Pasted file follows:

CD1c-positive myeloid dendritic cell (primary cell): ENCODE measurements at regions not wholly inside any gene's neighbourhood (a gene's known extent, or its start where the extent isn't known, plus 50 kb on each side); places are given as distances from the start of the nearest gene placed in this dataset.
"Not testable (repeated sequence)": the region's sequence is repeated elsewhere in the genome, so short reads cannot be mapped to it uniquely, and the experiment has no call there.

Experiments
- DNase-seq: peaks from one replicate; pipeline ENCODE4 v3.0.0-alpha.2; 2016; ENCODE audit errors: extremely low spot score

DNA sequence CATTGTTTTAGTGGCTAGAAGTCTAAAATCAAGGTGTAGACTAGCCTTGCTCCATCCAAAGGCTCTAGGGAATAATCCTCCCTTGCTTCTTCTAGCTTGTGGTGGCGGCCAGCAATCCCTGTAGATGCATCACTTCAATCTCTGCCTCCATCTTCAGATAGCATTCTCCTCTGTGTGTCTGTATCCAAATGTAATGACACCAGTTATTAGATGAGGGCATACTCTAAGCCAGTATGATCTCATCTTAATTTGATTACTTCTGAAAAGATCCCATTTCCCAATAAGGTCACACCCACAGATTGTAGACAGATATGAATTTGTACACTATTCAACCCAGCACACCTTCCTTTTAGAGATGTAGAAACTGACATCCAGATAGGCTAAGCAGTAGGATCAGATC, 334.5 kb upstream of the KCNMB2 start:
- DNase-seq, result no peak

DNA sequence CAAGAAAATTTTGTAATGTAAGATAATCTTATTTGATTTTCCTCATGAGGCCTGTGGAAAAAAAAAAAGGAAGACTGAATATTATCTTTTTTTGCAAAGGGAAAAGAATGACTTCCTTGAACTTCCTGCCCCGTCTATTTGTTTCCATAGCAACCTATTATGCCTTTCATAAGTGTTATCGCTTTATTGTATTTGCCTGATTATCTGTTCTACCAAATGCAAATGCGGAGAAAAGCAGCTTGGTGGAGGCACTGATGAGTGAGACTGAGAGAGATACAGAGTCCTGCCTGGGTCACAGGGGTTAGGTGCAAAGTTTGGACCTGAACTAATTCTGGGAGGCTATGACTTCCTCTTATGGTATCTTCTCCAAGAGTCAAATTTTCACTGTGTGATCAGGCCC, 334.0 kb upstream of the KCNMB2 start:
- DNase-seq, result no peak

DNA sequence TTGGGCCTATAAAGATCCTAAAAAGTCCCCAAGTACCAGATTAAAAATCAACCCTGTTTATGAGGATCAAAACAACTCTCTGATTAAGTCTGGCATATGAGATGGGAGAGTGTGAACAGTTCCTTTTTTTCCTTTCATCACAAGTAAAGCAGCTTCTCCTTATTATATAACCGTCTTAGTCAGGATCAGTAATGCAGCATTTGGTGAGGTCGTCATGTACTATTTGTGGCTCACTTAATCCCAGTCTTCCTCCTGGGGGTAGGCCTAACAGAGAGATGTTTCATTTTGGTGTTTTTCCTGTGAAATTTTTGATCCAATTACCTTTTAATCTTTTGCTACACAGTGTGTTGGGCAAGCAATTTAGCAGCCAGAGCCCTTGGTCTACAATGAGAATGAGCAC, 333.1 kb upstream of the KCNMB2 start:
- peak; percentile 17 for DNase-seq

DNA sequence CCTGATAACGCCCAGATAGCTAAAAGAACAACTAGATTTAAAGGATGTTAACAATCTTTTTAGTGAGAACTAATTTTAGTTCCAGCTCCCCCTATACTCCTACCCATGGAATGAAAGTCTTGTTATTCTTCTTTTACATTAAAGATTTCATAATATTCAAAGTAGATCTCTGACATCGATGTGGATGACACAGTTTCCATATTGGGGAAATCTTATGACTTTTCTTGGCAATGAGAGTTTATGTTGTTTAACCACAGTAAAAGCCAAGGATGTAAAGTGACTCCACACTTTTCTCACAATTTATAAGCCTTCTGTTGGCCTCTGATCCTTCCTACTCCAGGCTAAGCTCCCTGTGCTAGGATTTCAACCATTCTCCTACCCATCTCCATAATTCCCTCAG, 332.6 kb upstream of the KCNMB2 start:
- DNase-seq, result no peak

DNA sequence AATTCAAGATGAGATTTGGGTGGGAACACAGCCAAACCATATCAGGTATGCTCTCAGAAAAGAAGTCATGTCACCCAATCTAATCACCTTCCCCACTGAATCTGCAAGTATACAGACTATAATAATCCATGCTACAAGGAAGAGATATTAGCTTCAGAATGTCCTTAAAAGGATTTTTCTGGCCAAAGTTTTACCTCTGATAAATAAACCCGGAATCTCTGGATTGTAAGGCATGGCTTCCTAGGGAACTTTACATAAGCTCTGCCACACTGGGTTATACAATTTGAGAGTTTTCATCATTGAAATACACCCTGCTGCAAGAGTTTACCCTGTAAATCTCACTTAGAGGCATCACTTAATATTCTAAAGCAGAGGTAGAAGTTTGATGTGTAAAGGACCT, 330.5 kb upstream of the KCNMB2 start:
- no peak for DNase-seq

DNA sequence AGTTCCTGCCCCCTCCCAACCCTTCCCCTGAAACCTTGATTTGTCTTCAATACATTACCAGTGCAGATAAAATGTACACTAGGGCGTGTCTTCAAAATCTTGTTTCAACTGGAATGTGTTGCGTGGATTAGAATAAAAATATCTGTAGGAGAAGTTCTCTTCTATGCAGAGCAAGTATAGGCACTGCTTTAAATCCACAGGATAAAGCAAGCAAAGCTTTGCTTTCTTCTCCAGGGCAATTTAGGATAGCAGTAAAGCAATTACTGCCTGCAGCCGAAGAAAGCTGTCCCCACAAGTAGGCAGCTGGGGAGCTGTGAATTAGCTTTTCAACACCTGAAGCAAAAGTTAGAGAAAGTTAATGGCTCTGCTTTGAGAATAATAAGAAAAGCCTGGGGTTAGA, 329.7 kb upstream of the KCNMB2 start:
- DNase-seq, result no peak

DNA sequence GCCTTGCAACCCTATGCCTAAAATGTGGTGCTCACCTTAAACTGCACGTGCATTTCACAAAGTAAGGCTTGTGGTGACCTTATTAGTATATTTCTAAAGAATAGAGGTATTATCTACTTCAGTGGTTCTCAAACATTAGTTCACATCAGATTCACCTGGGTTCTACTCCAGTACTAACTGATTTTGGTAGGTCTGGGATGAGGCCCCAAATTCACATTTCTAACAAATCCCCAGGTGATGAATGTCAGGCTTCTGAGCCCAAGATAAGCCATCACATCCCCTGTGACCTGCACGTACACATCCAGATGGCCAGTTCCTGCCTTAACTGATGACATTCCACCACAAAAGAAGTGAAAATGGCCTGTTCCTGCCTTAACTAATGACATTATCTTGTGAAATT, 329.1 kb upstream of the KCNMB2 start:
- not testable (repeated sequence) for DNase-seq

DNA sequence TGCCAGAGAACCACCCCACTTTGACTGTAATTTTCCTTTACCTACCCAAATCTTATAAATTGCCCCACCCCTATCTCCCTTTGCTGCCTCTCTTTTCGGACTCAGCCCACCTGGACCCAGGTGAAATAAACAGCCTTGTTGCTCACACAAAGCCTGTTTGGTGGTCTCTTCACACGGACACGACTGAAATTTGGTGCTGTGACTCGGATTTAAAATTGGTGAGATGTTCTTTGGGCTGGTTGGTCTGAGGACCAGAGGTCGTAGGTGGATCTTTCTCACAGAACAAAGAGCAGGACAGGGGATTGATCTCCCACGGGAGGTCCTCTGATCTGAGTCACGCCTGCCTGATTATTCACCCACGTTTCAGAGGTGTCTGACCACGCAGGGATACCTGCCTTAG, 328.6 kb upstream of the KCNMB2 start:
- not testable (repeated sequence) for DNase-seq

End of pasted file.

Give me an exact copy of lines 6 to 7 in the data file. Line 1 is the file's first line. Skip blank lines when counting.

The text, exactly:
- DNase-seq, result no peak

DNA sequence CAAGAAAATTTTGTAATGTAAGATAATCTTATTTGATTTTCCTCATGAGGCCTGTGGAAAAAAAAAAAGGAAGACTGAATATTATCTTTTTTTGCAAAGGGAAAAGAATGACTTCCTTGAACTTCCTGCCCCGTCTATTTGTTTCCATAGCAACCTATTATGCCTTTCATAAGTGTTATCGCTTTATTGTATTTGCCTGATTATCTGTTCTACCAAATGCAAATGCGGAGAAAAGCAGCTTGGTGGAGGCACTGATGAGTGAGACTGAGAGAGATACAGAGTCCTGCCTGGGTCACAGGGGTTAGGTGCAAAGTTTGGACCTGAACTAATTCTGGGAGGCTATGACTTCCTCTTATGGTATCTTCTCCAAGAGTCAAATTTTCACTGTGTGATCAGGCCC, 334.0 kb upstream of the KCNMB2 start: